armless traces of cyanide were found in the water supply here yesterday, and a continuing rash of anonymous threats prompted officials to turn off taps in four more Louisiana towns.

State police announced the arrest of an adult and three 14-year-olds, bringing to six the number arrested in connection with the threats.

Health officials said they could not tell whether the cyanide found in Hammond water was a naturally occurring trace of the substance or had been introduced deliberately.

Since the first threat Thursday in St. Gabriel, about 55 telephone calls have been received across Louisiana warning of poisoning in public waterworks. Tap water for at least 220,000 residents has been disrupted.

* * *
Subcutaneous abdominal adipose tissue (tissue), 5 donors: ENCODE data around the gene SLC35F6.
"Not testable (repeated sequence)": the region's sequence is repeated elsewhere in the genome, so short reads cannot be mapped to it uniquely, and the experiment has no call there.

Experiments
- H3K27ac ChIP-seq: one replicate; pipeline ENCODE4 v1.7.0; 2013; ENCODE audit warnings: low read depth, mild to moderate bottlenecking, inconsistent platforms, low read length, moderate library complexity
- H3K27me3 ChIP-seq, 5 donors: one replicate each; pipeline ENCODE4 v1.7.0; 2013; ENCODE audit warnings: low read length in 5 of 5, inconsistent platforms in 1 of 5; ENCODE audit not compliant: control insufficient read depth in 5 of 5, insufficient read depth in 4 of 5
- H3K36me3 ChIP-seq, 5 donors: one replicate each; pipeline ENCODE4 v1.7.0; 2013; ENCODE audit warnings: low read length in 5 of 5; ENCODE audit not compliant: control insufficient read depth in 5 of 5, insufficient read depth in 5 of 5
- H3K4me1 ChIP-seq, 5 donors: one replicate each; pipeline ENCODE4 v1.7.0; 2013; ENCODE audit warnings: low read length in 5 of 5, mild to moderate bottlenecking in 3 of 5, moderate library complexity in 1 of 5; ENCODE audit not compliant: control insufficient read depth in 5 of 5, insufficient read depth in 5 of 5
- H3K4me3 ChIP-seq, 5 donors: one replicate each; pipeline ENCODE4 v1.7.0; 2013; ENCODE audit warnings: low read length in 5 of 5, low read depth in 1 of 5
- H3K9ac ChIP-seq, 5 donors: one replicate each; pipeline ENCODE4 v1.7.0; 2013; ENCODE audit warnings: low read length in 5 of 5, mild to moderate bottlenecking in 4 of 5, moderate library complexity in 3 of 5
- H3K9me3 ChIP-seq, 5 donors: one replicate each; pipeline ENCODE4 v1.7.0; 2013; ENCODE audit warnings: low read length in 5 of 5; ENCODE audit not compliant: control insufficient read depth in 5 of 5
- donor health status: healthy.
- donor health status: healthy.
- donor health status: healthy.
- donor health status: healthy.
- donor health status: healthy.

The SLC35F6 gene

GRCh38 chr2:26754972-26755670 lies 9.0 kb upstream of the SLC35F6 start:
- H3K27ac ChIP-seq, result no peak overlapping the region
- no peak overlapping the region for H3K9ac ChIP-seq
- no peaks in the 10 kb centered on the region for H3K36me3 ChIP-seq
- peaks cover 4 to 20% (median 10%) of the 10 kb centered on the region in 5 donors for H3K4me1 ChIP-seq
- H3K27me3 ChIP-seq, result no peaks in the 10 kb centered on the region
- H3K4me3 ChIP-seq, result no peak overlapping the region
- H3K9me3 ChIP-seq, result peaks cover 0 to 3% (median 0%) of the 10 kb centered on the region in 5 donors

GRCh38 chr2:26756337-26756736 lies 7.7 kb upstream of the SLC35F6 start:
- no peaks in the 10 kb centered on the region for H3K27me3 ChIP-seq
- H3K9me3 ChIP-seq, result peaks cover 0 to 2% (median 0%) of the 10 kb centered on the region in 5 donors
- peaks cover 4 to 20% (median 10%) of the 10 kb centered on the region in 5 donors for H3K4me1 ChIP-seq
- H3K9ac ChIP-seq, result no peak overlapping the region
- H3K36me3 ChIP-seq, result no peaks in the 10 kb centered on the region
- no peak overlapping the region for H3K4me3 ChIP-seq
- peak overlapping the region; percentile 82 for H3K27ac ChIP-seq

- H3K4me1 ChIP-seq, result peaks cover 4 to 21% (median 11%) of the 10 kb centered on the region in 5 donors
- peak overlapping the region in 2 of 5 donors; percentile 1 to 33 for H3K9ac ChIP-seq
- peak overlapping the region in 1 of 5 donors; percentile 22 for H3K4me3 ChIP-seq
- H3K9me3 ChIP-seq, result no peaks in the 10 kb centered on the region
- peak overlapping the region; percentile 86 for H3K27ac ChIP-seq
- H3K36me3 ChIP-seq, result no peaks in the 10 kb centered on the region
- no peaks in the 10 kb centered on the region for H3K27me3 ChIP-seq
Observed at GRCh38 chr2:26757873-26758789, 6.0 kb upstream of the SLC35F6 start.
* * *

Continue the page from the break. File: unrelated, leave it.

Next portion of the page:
The calls, many presumed to be from "copycats," prompted state officials to urge local officials to keep water flowing unless tests found it to be contaminated.

Hammond Mayor Debbie Pope said cyanide traces at harmless levels were detected in the city's water system after samples were sent to West Payne Laboratories in Baton Rouge. But she said laboratory officials told her "an individual would have to drink about a swimming pool full to kill himself."

Chemist David Strecker, who tested the Hammond sample, said the cyanide could have come from natural sources.